Hov, who had players like LeBron James, Shaquille O'Neal, and John "Franchise" Strickland (the man responsible for the "Eat your breakfast" line from Jay's "Public Service Announcement") set to play, couldn't make it on the rescheduled date, thus leaving him to forfeit, and prompting Joe to reveal in a documentary about the said-tournament: "You know me and Jay Z, we infamous for taking shots at each other. We infamous for taking little jabs at each other."
Joe would further comment on the moment for his own song "Lean Back," closing out the last verse with: "My ni—as didn't have to play to win the championship, come on!" A year later, Jay would slyly throw a subliminal back on Kanye West's "Diamonds (Remix)," replying with, "The pressure's on, but guess who ain't gon' 'Crack'/ pardon me, I had to laugh at it."

Monday, June 27, 2016

Sunday, June 26, 2016

Remember When DMX Sounded Like LL Cool J? Listen To "Born Loser" (1992)

DMX's 1992/93 "Born Loser" single from Columbia/Ruffhouse Records

Wednesday, June 8, 2016

Jay-Z's Demo Tape (Pre-Reasonable Doubt) '90-'95?

1 Greatest MC (Demo) 0:00
2 What's In A Name? 4:17
3 Get Off My Dick (Feat. Sauce Money) 10:37
4 Understand Me 14:38
5 Pass The Roc 18:32
6 Broken English & Drug Sellin' (Feat. Sauce Money) 21:19
7 Rippin' It Up, Right? (Feat. Sauce Money) 24:50
8 Nothin' But Love (Feat. Sauce Money) 29:30
9 Under Pressure 31:49

Sunday, April 3, 2016

Technology Didn't Kill The Music Industry. The Fans Did..?

It is a scary proposition when paying artists for their music has become a voluntary act of kindness, rather than a consumer responsibility.  The free music fans consume like water, cost artists money to create; money they will never recover as long as the artist’s fan base consumes it for free.  Nothing is wrong with giving away an exclusive FREE track every now and again, but that should be the exception and not the rule.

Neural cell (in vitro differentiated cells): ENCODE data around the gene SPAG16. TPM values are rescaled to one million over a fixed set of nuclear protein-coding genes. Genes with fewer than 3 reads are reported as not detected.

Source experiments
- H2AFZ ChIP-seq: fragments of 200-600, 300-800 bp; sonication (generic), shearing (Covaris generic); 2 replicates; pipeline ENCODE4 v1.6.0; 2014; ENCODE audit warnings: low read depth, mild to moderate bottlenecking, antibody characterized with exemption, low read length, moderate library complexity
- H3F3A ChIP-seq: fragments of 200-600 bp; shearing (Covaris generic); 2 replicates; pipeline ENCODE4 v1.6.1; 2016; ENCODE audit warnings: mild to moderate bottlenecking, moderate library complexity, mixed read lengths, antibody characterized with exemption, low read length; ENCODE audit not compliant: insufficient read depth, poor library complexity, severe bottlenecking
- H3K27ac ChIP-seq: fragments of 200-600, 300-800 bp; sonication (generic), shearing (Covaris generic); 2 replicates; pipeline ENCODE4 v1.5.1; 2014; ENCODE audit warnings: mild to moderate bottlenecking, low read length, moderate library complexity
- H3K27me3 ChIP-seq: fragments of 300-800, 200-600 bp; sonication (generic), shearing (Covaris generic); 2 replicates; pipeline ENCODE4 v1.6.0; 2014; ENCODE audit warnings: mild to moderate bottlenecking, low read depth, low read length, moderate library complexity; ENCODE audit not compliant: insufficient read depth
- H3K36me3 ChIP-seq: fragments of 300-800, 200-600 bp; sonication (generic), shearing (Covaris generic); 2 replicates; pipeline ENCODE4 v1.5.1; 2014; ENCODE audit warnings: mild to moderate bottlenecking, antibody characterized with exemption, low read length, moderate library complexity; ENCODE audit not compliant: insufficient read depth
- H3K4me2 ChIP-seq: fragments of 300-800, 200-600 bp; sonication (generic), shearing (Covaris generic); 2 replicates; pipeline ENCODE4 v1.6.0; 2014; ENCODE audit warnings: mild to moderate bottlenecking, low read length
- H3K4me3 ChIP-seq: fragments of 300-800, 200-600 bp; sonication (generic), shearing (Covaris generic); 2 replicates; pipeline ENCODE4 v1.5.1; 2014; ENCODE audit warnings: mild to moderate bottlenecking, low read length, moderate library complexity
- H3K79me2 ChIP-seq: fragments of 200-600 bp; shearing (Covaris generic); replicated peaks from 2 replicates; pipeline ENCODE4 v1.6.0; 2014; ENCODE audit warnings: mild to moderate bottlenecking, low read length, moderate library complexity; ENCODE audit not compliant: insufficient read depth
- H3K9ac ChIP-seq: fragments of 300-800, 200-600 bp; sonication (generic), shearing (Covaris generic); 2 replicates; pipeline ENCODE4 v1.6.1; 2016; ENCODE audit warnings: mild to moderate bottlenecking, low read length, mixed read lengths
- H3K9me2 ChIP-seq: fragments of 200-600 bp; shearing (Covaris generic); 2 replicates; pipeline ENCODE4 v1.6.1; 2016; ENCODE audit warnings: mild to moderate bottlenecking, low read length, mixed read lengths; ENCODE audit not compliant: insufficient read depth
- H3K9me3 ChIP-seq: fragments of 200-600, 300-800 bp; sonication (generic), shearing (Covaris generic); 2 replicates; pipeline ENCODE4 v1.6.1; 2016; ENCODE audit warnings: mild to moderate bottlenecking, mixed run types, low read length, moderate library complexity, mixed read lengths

As artists, we must stand our ground and set the expectation.

The ideology behind music freemium has destroyed the working class musician and independent labels.

Everyone thought that Napster was the second coming of Christ—and the beginning of the music revolution; however, in the midst of this transformation, the fans became increasingly desensitized to the fact, that the free music they were consuming was created by artists who have to make a living from their music.   The fallacy that artists/musicians are ultra rich is just that… a myth, nonetheless, perpetuated thanks to over-the-top hip hop videos and MTV Cribs, leading fans to believe that all artists are rich.

This is hardly the case when only 1% of artists are successfully making a living from their music.

Nevertheless, fans have been disillusioned to believe that their enjoyment of the free music obtained from the remaining 99% only affects the major labels, meanwhile most artists are literally starving.
The music industry is a brutal bitch, a beast that chews up artists and shits them out.